“They’ve told us they just don’t have the staff or the time to deal with it, so contact tracing is out of the window,” the teacher said. “Morale is pretty low because the staff feel neglected. I know several teachers with the mindset that we will all make it eventually, so let’s get this over with. As teachers, we are the ones who take the brunt to protect children. “

The staffing shortage in his school district has also extended to a lack of school bus drivers, substitute teachers, cafeteria workers, and a decline in student attendance. They already used their Covid sick leave earlier this school year when they tested positive after their son contracted it, despite being fully vaccinated.

“For the general public and the administration, they just feel that the health of the staff and students doesn’t matter. We should have tried to go back. Nobody wants to wear masks or go to school virtually, however now we can be forced to do so without an established plan, “added the teacher. “I have been looking for jobs that are safer and value the health and safety of my family more. We feel so underrated. “

Teachers and union members protest outside the Barclays Center in Brooklyn, New York, on January 5.
Teachers and union members protest outside the Barclays Center in Brooklyn, New York, on January 5. Photograph: Karla Ann Cote / NurPhoto / REX / Shutterstock

In New York, teachers held a protest during the first school week in January over the reopening of schools and the lack of Covid security measures for students and staff.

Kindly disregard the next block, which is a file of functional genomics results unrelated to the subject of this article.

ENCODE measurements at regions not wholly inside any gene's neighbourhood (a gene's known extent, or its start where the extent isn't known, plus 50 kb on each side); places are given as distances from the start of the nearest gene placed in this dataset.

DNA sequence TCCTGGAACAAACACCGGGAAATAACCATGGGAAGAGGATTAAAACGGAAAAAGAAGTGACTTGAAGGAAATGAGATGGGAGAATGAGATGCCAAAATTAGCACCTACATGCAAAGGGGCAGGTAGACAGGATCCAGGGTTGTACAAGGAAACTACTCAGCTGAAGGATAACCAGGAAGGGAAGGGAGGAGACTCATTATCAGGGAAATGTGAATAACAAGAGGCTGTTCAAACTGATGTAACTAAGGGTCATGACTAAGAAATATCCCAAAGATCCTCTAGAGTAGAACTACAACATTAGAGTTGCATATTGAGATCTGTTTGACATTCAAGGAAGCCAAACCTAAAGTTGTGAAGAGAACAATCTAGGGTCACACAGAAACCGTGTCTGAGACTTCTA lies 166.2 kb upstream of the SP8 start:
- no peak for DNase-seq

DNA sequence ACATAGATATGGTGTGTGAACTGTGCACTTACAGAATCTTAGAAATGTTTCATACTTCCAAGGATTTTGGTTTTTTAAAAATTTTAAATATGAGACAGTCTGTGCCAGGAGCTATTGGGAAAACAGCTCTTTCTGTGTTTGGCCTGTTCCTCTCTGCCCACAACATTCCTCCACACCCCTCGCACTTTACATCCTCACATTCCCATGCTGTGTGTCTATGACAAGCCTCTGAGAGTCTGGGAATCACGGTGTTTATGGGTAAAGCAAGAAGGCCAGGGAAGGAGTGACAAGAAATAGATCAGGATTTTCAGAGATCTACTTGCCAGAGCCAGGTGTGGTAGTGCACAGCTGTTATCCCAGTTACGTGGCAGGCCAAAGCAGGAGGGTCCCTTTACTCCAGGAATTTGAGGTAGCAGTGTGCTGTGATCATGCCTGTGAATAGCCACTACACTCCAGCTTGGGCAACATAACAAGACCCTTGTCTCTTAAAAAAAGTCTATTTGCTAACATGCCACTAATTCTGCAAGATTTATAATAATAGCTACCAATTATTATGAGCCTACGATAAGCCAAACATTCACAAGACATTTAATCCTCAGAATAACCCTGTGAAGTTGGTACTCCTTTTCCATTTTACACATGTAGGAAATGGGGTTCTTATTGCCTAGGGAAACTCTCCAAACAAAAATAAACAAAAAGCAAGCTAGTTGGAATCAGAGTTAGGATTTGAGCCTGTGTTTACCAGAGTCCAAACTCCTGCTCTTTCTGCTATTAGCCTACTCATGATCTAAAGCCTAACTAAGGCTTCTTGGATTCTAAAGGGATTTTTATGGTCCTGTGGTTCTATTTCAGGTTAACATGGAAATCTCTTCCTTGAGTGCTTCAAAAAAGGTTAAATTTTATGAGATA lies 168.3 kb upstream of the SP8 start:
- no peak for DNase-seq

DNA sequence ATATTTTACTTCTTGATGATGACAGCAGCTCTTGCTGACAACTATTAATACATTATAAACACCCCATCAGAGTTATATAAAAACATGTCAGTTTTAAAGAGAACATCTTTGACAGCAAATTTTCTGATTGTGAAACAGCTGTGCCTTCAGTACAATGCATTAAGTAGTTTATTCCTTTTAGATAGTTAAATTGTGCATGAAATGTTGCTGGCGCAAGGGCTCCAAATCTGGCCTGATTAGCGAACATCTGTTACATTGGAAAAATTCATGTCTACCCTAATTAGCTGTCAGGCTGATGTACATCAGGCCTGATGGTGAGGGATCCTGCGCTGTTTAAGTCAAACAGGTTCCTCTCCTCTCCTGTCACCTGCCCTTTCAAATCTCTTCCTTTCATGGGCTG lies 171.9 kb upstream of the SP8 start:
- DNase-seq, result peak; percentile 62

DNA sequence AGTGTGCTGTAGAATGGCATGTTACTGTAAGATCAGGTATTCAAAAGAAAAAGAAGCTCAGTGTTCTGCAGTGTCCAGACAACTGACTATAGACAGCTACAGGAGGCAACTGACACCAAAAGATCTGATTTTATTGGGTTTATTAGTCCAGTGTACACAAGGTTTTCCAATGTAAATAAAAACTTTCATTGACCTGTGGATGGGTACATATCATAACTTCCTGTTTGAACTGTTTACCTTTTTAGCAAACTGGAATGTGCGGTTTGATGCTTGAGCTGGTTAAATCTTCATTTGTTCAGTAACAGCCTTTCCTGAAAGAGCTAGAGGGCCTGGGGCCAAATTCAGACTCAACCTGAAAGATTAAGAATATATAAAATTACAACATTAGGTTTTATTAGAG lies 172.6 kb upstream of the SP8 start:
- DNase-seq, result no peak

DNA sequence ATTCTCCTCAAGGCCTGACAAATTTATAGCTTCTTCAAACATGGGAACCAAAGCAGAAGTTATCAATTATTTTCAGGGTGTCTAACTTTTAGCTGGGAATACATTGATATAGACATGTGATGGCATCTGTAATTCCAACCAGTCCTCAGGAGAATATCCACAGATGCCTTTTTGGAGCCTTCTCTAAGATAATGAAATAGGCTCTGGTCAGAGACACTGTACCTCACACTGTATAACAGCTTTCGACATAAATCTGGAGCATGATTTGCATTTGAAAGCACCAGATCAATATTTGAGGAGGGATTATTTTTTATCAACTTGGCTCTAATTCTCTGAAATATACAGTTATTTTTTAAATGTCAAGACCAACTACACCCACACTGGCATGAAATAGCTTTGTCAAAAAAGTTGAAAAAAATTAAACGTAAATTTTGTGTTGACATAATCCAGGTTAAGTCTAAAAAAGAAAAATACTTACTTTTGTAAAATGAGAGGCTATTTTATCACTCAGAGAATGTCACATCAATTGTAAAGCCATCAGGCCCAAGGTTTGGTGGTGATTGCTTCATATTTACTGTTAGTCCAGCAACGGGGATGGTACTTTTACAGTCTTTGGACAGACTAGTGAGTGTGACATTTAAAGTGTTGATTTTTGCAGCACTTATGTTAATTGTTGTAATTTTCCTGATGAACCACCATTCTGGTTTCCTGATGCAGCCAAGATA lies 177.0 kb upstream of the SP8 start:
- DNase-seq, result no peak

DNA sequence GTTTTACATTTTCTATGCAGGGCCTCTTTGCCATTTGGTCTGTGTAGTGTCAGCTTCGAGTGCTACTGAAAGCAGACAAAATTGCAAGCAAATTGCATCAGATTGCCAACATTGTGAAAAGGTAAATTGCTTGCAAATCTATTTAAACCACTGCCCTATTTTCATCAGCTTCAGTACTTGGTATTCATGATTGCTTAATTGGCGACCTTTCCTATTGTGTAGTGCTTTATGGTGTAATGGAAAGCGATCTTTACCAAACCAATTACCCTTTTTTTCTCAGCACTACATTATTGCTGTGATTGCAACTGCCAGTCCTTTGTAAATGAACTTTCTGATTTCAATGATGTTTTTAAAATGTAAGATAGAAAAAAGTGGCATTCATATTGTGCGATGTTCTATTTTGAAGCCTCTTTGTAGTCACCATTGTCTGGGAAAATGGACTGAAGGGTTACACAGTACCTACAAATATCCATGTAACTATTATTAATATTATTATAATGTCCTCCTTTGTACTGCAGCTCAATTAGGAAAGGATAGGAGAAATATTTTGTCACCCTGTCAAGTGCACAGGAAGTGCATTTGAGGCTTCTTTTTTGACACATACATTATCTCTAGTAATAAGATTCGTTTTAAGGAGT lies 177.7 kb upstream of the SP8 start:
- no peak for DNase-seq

“We are concerned about not having a negative Covid result as a requirement to return, as other school districts and private schools did,” said Ronnie Almonte, a teacher at Bard High School Early College in Manhattan, who noted that Bard College requires a negative test. to return to campus this spring. He also expressed concern about Covid’s new isolation guidelines, which reduced isolation days from 10 to five days.

Teachers in Chicago voted revert to remote learning due to lack of Covid security measures, although Chicago public schools canceled school and closed the entrance electronic account teachers in retaliation.

Sarah Caswell, a science teacher in Philadelphia, argued that the push to continue school in person during a pandemic has failed to take into account the problems faced by public education systems before the pandemic began, since overpopulation to excessive standardized tests and socioeconomic disparities, with Covid further exposing those issues.

“Morale is the lowest I’ve ever seen,” Caswell said. “This goes from top to bottom through the administration of the building. They hope that we treat families and students with grace and that we understand that everyone is living in these crazy times and that we support and encourage them, which is absolutely what we have to do and should be doing right now. But they don’t show the same grace to us. “

In philadelphia 81 schools changed to remote learning less than 24 hours in advance, and Caswell noted that numerous members of his school staff tested positive on the first day of school.

“It’s this constant anxiety and stress,” Caswell added. “It’s just a lot of pressure from a lot of different directions and not a lot of compassion and grace. My belief is that academics will find a way out. Children are resilient when you give them the right support, and instead we say we’ll go back to what we’ve always done. That didn’t work before the pandemic, so why does it work now? “




www.theguardian.com